The second group explains that 10% of the 46.8% variance total are those who we have defined “careful and aware of the risks”, i.e. those who don’t give up anything, but pay particular attention to their diet.

In fact, if we correlate what has emerged from this second component with the differentiations in the Analyse des Données the fact is further confirmed that most minors and elderly are particularly careful about their diet and being a celiac sufferer does not alter their way of life, or at least they get used to it and it isn’t a problem.

Lastly, we will present a second analysis also conducted using the pca in which attention is placed on the behaviour closely correlated to diet which was shown in the last month.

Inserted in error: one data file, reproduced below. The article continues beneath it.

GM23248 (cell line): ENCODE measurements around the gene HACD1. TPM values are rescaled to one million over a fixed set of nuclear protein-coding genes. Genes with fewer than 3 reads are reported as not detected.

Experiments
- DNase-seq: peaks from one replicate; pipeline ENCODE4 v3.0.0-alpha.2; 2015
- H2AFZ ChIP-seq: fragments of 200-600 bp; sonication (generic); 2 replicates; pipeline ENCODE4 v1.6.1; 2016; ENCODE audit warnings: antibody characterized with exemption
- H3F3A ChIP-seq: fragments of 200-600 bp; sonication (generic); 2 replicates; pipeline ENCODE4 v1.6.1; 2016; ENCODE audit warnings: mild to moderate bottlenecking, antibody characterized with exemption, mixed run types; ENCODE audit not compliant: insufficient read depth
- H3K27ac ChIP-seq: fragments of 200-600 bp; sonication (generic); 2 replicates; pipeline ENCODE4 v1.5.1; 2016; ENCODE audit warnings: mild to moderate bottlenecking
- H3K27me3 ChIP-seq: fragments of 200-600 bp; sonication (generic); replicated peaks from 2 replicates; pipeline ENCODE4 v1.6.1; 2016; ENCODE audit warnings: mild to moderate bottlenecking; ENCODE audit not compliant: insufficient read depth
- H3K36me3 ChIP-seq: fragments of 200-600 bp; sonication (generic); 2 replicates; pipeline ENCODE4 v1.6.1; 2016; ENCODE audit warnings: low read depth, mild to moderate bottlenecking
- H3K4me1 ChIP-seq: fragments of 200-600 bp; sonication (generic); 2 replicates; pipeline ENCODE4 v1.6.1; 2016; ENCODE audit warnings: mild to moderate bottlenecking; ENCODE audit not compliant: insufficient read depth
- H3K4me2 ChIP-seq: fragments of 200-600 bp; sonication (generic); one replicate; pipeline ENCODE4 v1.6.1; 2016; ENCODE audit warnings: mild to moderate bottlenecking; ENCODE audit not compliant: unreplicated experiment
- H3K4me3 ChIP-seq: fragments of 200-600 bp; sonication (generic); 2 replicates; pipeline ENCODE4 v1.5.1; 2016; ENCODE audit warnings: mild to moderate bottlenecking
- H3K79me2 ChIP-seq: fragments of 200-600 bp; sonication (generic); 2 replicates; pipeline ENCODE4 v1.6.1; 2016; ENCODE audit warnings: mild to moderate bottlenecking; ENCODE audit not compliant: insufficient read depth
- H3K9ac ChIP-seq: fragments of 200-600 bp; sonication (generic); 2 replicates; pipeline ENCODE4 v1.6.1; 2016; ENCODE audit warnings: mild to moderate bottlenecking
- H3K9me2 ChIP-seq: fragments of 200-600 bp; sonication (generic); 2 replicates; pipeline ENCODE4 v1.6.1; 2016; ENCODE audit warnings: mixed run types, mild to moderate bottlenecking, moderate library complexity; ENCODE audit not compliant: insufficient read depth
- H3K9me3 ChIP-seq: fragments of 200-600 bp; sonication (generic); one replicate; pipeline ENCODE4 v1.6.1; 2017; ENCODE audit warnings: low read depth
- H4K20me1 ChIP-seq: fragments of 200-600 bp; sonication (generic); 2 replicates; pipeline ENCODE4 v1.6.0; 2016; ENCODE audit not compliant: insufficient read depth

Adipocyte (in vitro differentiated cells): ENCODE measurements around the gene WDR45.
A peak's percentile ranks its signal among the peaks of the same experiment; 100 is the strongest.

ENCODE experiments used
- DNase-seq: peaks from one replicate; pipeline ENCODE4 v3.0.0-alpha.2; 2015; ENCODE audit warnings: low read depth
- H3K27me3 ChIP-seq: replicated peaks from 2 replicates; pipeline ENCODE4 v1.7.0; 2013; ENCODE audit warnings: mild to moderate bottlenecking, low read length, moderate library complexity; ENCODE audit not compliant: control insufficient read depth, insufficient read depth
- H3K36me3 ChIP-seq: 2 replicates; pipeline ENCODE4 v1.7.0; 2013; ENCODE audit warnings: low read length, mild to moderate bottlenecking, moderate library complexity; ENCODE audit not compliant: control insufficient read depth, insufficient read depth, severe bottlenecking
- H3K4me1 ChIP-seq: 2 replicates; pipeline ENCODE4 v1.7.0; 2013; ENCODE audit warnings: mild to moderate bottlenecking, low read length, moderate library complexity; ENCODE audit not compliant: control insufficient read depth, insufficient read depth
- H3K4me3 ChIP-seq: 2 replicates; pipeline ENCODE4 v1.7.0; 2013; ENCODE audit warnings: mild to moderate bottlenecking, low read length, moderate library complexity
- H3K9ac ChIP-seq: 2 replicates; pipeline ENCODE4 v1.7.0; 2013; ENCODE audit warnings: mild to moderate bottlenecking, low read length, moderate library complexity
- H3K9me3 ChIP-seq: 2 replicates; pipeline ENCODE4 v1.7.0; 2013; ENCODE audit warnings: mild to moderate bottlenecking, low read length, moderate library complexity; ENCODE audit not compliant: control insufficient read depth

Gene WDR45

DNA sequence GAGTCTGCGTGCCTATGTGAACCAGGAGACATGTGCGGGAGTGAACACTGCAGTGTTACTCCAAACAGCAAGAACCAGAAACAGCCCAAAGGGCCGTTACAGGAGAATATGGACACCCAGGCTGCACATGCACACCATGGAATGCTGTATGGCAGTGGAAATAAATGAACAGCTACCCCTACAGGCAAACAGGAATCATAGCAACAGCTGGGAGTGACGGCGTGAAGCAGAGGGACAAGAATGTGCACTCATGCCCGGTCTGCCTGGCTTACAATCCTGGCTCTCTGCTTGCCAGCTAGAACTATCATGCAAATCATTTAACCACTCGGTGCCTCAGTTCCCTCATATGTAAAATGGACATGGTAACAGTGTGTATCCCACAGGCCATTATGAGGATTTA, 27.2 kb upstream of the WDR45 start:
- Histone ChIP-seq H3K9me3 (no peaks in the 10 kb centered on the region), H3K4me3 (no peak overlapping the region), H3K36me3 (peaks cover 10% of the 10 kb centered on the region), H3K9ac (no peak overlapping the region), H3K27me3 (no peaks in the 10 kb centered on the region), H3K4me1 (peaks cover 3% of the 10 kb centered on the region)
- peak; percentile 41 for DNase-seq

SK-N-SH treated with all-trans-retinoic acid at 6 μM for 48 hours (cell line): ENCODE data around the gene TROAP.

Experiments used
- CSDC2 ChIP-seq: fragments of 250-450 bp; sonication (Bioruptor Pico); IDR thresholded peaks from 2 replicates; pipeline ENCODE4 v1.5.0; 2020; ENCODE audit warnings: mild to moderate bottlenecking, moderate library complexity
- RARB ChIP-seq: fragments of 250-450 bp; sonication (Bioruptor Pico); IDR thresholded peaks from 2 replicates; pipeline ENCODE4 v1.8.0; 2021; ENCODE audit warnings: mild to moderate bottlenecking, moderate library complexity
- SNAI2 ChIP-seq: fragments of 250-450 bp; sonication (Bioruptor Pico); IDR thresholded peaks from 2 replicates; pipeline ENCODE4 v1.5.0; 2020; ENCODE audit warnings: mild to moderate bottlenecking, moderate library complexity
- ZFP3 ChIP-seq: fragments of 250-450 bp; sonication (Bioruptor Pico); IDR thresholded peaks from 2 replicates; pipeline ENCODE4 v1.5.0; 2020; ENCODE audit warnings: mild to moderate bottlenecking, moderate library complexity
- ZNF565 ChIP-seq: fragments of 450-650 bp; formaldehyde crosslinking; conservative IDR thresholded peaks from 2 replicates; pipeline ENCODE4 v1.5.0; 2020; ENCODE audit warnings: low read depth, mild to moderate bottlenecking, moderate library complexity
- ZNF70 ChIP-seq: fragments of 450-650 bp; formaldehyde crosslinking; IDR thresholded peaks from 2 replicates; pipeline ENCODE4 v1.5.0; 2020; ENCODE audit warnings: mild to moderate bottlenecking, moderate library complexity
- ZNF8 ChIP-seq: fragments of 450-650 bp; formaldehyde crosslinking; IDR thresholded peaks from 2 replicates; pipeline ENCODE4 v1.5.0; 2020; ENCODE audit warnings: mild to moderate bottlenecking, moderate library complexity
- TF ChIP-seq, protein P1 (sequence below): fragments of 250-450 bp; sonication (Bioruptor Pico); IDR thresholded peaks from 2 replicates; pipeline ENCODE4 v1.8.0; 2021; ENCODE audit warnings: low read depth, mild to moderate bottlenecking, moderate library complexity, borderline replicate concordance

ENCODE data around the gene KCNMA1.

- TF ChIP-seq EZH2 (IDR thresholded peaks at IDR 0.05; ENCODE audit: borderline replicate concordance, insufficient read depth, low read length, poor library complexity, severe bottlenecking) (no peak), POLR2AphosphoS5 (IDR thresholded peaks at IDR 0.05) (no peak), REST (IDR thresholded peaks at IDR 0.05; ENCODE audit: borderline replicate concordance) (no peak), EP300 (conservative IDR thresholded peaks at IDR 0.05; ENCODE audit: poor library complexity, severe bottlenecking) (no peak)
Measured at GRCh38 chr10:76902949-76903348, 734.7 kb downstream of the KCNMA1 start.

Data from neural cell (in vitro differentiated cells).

SPSS commands used are as follows (Figure 6):

The variables (q0045_001, q0045_002, etc.) correspond are illustrated in the matrix of rotated components, that is to say:

When I go into a grocery store I’m composed;

The thought of food worries me;

My food choices are conditioned by my personal health worries;

The taste of food is an important quality when I purchase food;

I am willing to identify alternative ways of buying food for celiac sufferers (e.g. internet, big warehouses);

Paying attention to the food I eat is a problem I worry about for more than 1 hour a day;

Sometimes I eat food I shouldn’t eat;

I feel my mood influences my dietary habits;

At the moment, I eat alone at mealtimes.

In this case, compared to the previous one, three components were maintained, since the second and third influence in equal measure the variance percentage explained, 12.9% for the second component and 12.2% for the third (Table 3). Also in this case, the Varimax rotation method with Kaiser normalisation was used where rotation had reached the convergence criteria in 5 loops (Figure 7).